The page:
The season of Remembrance is one of the most poignant of the year.
With Remembrance Sunday and Armistice Day we have an opportunity to keep silence for two minutes, wherever we are, and to remember.
Silence is more than the absence of sound - it is deafening, as all those we recall and give thanks for join with us in remembering and making real again the memory of those who shall ‘grow not old’.
This year our remembering can call to mind the struggles of a previous generation, and inspire us in the fight that our generation is facing - the circumstances are hugely different of course, but the concern and anxiety caused by not quite knowing what the future holds for all of us is just the same.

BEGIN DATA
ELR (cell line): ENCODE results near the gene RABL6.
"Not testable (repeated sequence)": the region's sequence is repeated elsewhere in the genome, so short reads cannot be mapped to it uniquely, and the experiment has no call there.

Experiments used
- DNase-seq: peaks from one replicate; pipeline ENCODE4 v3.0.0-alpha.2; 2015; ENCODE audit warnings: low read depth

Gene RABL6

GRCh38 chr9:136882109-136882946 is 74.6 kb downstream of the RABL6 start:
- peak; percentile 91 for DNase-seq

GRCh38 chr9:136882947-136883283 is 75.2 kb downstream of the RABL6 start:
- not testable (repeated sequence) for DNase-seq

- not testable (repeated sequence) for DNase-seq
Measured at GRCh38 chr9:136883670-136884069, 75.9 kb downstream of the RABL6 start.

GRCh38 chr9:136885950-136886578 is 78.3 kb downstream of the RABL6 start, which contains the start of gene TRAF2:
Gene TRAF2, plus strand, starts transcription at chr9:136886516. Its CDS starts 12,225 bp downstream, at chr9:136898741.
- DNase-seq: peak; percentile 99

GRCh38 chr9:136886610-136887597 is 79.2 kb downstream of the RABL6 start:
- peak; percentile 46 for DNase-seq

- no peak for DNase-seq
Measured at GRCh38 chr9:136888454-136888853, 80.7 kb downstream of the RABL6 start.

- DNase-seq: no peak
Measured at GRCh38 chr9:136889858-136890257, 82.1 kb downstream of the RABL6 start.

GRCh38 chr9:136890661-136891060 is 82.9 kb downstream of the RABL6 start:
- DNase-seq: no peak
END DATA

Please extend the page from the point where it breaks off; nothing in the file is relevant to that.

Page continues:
Though the public ceremonies are going to be different this year, they will be nonetheless heartfelt. You can wear a poppy, display them in your windows, and you’re encouraged to stand on your doorstep and remember at 11am, and make your salute to the fallen there.
As a teenager I was the first member of my family to visit and lay a tribute at my great great uncle’s name on the Thiepval memorial on the Somme. The stillness and beauty of that place has never left me - such a contrast to the hell in which my Uncle George would have fought and died.
It is important to remember, and never to repeat the mistakes of the past, and in doing both, to honour the memory of those whose lives were lost.
‘At the going down of the sun, and in the morning, we will remember them.’